Rumpus: You have always paid particular attention to those people who might be considered outsiders. Or let’s say the sort of characters some people might call “freaks.” And yet your freaks, when it comes down to it, are less freakish than the societies that reject them. Am I making any sense here?
Abani: Yes, you are making sense. I think that those of us who are ordinary disappear easily into the backdrop of life and we take things for granted. We often wake up in our lives and wonder how we got there. But the characters I create, the people I am drawn to, are quite extraordinary (and not always in wholesome ways), and they offer us the chance to understand who we really are and how we became who we are. So in that sense, I never make them spectacles. They have a rich inner life, a deeply human sensibility that allows us to make deep, if uncomfortable, connections with them. They are the shadows to our selves. Does that make sense?
Rumpus: Yes, but I’m still going to give you a hard time: how do these people give us a chance to know who we are? Are you saying that we relate to these people because they are us? Somewhere deep down, they’re us?
Abani: Not somewhere deep down, but right there on the skin, on the very surface. They offer us an unapologetic way to see the range of possibilities of what we can, could, should, have, want, yearn, fear to be, and more. They let us see where we made the turns we made to become who we are, because their lives are emblematic of singular lives lived to the max. Lived to a deep truth that they were unafraid to embrace. That’s how. When we embrace them, we are only embracing our own freedom, and when we fear or revile them, we are only fearing and reviling ourselves.
What I do is create a lens through my work that corrects my readers’ cognitive dissonance and says: you will see all of it—not what you want or what makes you comfortable, but all of it. And you will not erase what displeases you. I don’t do this as a confrontation, but it is. It’s that confrontation, that danger, that has haunted us through story, from the first campfire to now, that we face all of ourselves—all our darkness and all of our light simultaneously—while standing without judgment on very loose ground, in the hope that we can become truly human even for one minute. That’s the only gift the writer has. That, and the fact that you better make the story darn entertaining!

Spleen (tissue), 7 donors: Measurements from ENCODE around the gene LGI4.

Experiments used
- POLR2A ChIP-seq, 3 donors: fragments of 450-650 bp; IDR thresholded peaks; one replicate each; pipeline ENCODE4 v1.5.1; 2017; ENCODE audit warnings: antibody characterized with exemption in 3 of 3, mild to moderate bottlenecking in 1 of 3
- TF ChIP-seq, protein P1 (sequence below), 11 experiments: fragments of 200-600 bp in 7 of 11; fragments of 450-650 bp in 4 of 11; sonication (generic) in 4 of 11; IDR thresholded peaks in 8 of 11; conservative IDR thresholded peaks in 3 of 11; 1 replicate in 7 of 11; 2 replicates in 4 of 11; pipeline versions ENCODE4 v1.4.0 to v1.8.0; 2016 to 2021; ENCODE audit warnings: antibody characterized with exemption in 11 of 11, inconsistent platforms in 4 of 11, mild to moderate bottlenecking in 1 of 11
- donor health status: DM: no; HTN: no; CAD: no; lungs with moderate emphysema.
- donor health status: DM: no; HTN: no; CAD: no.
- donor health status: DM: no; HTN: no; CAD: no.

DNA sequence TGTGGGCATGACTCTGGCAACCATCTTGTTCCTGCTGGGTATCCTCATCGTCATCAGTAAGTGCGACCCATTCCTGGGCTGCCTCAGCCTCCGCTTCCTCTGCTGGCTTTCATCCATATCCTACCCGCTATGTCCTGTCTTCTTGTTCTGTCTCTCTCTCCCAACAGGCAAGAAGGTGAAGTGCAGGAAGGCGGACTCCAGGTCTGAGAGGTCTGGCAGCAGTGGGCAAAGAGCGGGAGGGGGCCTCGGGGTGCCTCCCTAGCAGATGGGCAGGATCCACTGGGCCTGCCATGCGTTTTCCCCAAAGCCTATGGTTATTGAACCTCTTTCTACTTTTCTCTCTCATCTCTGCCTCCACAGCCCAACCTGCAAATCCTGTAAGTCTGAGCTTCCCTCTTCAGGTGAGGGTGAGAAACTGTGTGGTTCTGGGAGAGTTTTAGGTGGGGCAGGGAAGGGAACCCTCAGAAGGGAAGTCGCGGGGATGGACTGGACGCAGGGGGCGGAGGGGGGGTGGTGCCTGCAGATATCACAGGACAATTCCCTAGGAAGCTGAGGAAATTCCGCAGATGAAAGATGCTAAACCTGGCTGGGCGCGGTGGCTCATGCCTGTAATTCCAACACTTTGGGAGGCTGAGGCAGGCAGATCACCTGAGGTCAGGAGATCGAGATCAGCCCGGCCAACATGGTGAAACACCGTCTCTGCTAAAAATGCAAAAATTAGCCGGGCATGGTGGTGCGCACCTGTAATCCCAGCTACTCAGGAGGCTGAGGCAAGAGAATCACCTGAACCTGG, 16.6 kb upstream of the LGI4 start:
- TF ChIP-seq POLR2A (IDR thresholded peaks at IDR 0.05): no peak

Rumpus: Let me get lofty here—it’s getting late. Time for grand thoughts. You are someone who seems to genuinely believe literature can be transformative. You think stories can save us? Especially in a world as brutal as the one you so often depict?
Abani: Literature is an aspect of story and story is all that exists to make sense of reality. War is a story. Now you begin to see how powerful story is because it informs our worldview and our every action, our every justification is a story. So how can story not be truly transformative? I’ve seen it happen in real ways, not in sentimental ways or in the jargon of New Age liberal ideology.
So a guy called Tom goes to South America and sees that many kids don’t have shoes, and he thinks he knows a way to get them shoes. This story he tells himself makes him promise us that if we buy a pair of these shoes he can have made for us cheaply, he will donate a pair to a kid in need. We like this story, and we buy shoes, and Tom gives shoes to kids. And then glasses and now eye surgery. This story has transformed a difficult and somewhat brutal life for many people. Just say TOMS and people know the story from the name. Now what you have to know is that most of the people like Tom, who do these remarkable things, are all readers of books. Books that transform these readers by enabling them to develop their ability to relate to a world, intangible and far removed, that isn’t theirs in a way that involves them emotionally. They develop the empathy muscle.